Rock The Ridge 2021 was also supported by Trailblazer Sponsors Adidas, Altra, Clif Bar and Company, Darn Tough, Leki, and Nuvance Health; Pathfinder Sponsor Arrowood Farms Brewery and Distillery; Community Sponsors Barton & Loguidice, Binnewater, Enviro-Clean, ShopRite New Paltz, Thruway Sporting Goods, Marvin and Company, P.C., CPAs, and Sims & Associates Podiatry.

As part of Mohonk Preserve’s commitment to sustainability, the organization once again helped reduce waste headed to the landfill by going cup-free, recycling and composting.

The Preserve is busy planning for Rock The Ridge 2022, which will be held in the spring, with registration expected to open in January. The event continues to grow largely because of positive word-of-mouth advertising from past participants who enjoy the course and the support and encouragement they receive along the way from volunteers.

For more information about Rock The Ridge and the Preserve’s other special events, visit http://mohonkpreserve.org/events.

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Students in a field wayfinding with compasses.
Orienteering at Spring Farm by Kim Tischler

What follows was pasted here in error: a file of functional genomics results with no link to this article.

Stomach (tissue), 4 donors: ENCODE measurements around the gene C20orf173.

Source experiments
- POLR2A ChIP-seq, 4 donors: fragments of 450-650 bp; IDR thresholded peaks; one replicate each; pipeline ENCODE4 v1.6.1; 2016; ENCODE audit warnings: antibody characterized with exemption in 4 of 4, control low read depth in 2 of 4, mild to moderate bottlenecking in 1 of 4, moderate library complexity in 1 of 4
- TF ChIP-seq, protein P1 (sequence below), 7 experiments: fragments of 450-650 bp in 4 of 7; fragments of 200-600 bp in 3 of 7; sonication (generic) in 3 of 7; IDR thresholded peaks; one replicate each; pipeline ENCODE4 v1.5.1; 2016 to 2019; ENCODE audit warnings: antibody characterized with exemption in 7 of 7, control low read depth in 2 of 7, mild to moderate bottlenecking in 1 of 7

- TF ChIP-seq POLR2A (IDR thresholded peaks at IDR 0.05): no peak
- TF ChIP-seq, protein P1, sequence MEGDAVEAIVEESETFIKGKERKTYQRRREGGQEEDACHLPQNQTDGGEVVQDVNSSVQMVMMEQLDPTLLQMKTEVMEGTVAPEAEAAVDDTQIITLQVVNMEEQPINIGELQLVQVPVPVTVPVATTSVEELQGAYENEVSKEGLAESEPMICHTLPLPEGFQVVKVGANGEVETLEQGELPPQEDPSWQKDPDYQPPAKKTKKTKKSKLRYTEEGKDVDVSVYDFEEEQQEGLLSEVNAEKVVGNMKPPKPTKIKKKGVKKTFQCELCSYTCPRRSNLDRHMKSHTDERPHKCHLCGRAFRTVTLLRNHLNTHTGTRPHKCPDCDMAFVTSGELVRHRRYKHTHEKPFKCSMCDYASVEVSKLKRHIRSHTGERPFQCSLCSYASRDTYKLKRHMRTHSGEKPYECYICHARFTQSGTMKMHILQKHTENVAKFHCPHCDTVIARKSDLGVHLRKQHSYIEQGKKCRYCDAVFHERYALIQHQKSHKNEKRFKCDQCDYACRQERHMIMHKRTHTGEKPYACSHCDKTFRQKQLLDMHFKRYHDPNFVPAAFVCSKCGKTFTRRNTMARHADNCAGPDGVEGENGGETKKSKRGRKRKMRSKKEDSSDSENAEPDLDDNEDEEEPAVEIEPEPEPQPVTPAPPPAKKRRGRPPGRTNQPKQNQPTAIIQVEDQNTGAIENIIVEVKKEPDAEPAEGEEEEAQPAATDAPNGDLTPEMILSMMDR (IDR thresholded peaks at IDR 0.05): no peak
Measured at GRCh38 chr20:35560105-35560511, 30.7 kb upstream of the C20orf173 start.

Welcoming Learners Back to the Land

Since its inception, Mohonk Preserve’s education programs have offered first-hand experiences in and with nature. In 1985, a benchmark program for the Preserve, the K-6th grade Field Studies Program with the New Paltz Central School District, began what is our longest continuously running partnership in education. The popularity of the Field Studies Program and its close ties to state and Next Generation Science Standards have led over 40 area schools to participate in the program.

During the pandemic in 2020, the Preserve’s education programs pivoted as schools moved to online classes. “The Pond Keepers outreach program was adapted and made accessible for teachers and students online through daily observation videos, creature features, video lessons on locomotion, breathing, and camouflage in lieu of a classroom pond,” noted Education Coordinator for Public & Youth Programs Lauren Borer. The Hudson Valley Species and Climate Change outreach program was also adapted as a remote program for grades 5 through 12. Through videos and activities, students explored how climate change is impacting local species and habitats.

This fall, we’ve been excited to bring the outdoors back to outdoor education on the Preserve’s lands, welcoming students from New Paltz and beyond. Our educators hosted field studies classes on Pond Habitat: Discovering Animal Life, A Day in the Life: Lenni Lenape Lifeways, and Water, Concerns & Solutions to New Paltz kindergarten, 4th grade and 6th grade classes. We also welcomed back Rondout Intermediate School 4th graders for A Day in the Life: Lenni Lenape Lifeways, and The Garrison School 8th graders for Ridge Habitat.

“Teaching in the field and giving students hands on learning experiences is why I love my job,” Lauren said. “After more than a year working at Mohonk Preserve, I finally got a taste of a busy fall season of Field Studies!”